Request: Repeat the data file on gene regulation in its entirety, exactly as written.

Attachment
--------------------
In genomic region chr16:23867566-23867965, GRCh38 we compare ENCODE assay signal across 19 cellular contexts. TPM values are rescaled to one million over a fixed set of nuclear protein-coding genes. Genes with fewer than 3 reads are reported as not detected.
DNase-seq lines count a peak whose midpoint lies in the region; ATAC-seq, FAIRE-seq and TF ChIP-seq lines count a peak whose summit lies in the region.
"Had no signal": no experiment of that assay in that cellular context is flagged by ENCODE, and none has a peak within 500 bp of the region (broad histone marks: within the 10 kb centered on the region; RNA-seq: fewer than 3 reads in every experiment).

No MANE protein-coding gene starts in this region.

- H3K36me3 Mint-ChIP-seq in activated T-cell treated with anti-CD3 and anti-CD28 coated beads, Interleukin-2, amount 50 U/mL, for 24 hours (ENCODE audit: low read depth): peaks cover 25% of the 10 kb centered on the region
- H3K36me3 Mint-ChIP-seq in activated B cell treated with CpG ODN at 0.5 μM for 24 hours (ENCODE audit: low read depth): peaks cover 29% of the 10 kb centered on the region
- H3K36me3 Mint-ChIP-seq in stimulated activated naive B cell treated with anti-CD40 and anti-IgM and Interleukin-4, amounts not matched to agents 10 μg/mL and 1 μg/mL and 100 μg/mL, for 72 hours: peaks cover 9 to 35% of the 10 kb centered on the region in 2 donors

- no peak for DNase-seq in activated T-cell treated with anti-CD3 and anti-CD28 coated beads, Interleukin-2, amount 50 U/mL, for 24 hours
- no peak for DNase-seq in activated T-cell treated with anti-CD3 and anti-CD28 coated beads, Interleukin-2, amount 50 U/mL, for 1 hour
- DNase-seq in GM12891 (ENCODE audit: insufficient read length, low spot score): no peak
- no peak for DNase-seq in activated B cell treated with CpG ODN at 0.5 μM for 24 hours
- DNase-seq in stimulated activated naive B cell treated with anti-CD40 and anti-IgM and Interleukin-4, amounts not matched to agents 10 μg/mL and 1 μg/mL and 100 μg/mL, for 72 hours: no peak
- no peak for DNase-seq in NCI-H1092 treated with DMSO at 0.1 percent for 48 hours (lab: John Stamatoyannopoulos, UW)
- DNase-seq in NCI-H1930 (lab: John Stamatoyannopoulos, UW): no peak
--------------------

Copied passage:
In genomic region chr16:23867566-23867965, GRCh38 we compare ENCODE assay signal across 19 cellular contexts. TPM values are rescaled to one million over a fixed set of nuclear protein-coding genes. Genes with fewer than 3 reads are reported as not detected.
DNase-seq lines count a peak whose midpoint lies in the region; ATAC-seq, FAIRE-seq and TF ChIP-seq lines count a peak whose summit lies in the region.
"Had no signal": no experiment of that assay in that cellular context is flagged by ENCODE, and none has a peak within 500 bp of the region (broad histone marks: within the 10 kb centered on the region; RNA-seq: fewer than 3 reads in every experiment).

No MANE protein-coding gene starts in this region.

- H3K36me3 Mint-ChIP-seq in activated T-cell treated with anti-CD3 and anti-CD28 coated beads, Interleukin-2, amount 50 U/mL, for 24 hours (ENCODE audit: low read depth): peaks cover 25% of the 10 kb centered on the region
- H3K36me3 Mint-ChIP-seq in activated B cell treated with CpG ODN at 0.5 μM for 24 hours (ENCODE audit: low read depth): peaks cover 29% of the 10 kb centered on the region
- H3K36me3 Mint-ChIP-seq in stimulated activated naive B cell treated with anti-CD40 and anti-IgM and Interleukin-4, amounts not matched to agents 10 μg/mL and 1 μg/mL and 100 μg/mL, for 72 hours: peaks cover 9 to 35% of the 10 kb centered on the region in 2 donors

- no peak for DNase-seq in activated T-cell treated with anti-CD3 and anti-CD28 coated beads, Interleukin-2, amount 50 U/mL, for 24 hours
- no peak for DNase-seq in activated T-cell treated with anti-CD3 and anti-CD28 coated beads, Interleukin-2, amount 50 U/mL, for 1 hour
- DNase-seq in GM12891 (ENCODE audit: insufficient read length, low spot score): no peak
- no peak for DNase-seq in activated B cell treated with CpG ODN at 0.5 μM for 24 hours
- DNase-seq in stimulated activated naive B cell treated with anti-CD40 and anti-IgM and Interleukin-4, amounts not matched to agents 10 μg/mL and 1 μg/mL and 100 μg/mL, for 72 hours: no peak
- no peak for DNase-seq in NCI-H1092 treated with DMSO at 0.1 percent for 48 hours (lab: John Stamatoyannopoulos, UW)
- DNase-seq in NCI-H1930 (lab: John Stamatoyannopoulos, UW): no peak